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Catalog Data

John Chatillon & Sons  Search this
Brass, iron
10 1/2 × 1 3/4 × 3 in. (26.7 × 4.4 × 7.6 cm)
Seed industry
New York, New York, United States
ca. 1887
Victorian (1837-1901)
Hanging scale component. The body of the object is made of iron with brass ring attached at the top to a hole in the back of the piece. A brass hook is attached at the bottom of the piece of iron as well. The piece is labeled "John Chatilla & Sons Makers, New York USA. Not legal for use in trade. 25 lb. limit." Scales, such as this one, were vital to the seedsman’s business. Guessing and inaccurate measurements could hurt a company’s credibility or their profits. Using a sale, a seedsman could guarantee that every seed packet was honestly and accurately measured and that there would be no loss to the company through overweight packets containing too many seeds, and no unfairness to the customer for under filled packets.
Label Text:
Saving seeds is done both industrially for agriculture and gardening, but it is also done by amateur gardeners. Seed saving was the traditional way farms and gardens had maintained themselves for the last 12,000 years. In the nineteenth century, the commercial seed industry replaced most grassroots seed-saving practices. Rather than collecting and processing their own seeds, gardeners and farmers shifted to purchasing seed annually from seed suppliers. Seed harvesting is a carefully-timed and labor-intensive process, and many farmers and gardeners found relying on the seed industry to do this work for them much easier and more cost effective. The seed industry was essentially a centralized supply collected from individual raisers and sold to both local retailers and directly to the public. Seeds were grown on farms, harvested, dried, and cleaned. They were then sorted, categorized, stored, packaged, described, and mailed. These time- and labor-saving steps made the product of seedsmen more convenient and thereby more valuable than those saved from the previous year’s plants. This elevated their products over what could be found in one’s back yard. Originally in America, seeds had to be imported from Europe for agriculture and gardening, and not surprisingly, the long voyage by ship across the ocean compromised many of the seeds and stunted their successful cultivation. As early as 1780, the seed industry was established in America, and by the beginning of the nineteenth century, it was in full swing. The seed industry sold to home gardeners, professional florists, and market growers through stores as well as mail-order through catalogs.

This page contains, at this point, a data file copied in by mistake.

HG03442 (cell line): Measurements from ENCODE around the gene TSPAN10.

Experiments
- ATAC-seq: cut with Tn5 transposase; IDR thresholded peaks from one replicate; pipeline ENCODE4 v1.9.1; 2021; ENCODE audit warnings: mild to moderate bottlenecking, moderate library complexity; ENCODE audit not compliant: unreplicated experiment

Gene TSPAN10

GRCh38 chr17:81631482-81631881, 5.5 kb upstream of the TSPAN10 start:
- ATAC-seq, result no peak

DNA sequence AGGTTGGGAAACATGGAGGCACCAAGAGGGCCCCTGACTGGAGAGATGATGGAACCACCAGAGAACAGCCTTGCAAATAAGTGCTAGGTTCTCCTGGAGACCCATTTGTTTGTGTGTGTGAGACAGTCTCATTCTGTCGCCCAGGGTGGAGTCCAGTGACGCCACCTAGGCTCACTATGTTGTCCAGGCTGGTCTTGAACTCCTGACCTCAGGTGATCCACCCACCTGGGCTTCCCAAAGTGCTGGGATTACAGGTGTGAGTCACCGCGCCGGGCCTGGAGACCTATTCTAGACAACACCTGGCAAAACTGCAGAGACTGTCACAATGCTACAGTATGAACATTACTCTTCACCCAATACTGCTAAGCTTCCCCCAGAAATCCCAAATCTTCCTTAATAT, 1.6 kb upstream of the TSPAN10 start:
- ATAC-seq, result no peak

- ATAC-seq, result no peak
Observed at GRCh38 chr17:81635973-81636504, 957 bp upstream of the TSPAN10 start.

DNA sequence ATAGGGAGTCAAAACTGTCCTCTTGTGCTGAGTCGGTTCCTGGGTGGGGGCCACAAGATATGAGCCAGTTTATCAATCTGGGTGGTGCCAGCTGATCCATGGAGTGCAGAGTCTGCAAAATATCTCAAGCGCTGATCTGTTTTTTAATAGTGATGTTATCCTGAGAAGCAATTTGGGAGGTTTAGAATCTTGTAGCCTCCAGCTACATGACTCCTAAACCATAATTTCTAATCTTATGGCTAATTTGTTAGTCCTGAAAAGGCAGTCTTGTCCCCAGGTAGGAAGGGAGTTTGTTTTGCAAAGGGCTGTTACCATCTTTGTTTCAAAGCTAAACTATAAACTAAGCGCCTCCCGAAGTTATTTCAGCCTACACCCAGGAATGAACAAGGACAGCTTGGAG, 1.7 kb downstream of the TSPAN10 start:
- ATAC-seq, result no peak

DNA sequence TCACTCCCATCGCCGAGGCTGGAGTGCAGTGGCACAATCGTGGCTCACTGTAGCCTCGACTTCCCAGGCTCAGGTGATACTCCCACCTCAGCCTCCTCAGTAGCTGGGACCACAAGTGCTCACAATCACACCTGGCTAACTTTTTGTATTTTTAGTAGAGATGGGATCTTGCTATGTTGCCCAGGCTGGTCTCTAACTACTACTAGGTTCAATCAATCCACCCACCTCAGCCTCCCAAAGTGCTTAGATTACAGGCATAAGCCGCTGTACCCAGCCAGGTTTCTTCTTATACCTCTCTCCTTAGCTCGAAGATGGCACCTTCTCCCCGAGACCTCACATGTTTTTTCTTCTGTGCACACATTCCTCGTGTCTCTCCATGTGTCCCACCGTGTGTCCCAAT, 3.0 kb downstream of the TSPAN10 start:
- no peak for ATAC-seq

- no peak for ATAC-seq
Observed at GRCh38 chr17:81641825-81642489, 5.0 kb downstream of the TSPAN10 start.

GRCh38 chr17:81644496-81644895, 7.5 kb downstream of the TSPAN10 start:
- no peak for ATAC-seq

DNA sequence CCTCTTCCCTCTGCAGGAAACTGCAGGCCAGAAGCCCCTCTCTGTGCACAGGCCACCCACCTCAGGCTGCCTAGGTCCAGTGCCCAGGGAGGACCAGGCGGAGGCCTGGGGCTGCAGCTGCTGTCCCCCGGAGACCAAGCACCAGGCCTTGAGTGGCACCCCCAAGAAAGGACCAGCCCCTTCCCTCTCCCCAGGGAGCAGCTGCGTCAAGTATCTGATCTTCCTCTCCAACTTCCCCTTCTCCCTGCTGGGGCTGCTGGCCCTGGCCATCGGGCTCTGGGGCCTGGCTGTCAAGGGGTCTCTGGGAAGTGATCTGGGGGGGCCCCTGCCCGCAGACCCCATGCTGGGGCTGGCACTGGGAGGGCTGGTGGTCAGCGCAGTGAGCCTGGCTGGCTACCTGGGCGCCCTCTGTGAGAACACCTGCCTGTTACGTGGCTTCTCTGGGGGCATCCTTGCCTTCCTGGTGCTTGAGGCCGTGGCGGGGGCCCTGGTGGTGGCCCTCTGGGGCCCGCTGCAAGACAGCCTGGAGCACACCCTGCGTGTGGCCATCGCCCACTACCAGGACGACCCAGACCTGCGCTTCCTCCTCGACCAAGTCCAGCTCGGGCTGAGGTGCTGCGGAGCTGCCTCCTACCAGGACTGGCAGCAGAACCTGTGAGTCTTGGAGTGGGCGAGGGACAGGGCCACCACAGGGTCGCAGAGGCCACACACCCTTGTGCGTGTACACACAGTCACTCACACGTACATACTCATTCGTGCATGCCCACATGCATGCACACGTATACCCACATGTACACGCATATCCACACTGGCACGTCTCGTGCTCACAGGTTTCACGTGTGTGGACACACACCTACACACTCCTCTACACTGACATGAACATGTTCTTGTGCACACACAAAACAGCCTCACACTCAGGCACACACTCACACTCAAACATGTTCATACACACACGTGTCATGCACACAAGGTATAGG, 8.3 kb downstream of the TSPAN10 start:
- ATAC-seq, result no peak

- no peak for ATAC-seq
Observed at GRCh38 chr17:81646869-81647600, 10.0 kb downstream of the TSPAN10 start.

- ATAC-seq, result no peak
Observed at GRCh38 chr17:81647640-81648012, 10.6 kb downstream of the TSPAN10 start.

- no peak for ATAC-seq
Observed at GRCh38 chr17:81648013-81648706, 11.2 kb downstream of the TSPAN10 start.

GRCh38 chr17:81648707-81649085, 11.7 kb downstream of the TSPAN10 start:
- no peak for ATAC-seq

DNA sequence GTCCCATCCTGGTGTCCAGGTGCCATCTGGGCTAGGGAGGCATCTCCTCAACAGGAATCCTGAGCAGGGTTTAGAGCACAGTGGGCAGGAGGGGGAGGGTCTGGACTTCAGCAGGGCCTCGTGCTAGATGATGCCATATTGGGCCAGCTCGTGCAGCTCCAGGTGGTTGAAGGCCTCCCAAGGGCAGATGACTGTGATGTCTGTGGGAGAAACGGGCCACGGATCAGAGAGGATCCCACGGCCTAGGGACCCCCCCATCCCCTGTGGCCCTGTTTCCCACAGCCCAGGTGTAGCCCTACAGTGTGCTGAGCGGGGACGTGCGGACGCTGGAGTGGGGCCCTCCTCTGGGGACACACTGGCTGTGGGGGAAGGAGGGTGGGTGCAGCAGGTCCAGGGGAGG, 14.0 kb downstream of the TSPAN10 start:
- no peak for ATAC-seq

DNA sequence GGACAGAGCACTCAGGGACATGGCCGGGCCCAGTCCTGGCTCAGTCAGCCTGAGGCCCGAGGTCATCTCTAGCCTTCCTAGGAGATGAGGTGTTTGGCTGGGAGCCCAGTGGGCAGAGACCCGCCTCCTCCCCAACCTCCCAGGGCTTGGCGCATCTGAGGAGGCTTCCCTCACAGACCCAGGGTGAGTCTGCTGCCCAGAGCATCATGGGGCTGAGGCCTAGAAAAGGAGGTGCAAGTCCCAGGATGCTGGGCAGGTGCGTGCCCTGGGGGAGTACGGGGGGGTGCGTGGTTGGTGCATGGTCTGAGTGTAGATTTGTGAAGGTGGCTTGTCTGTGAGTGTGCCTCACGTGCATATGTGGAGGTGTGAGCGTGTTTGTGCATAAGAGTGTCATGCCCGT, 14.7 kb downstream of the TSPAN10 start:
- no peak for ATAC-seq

brass (alloy)  Search this
iron  Search this
scales (weighing devices)  Search this
agriculture  Search this
horticulture  Search this
seed  Search this
Seed industry and trade  Search this
Credit Line:
Smithsonian Gardens, Horticultural Artifacts Collection. Gift of Frances Jones Poetker.
Accession number:
Restrictions & Rights:
Usage conditions apply
See more items in:
Horticultural Artifacts Collection
Data Source:
Smithsonian Gardens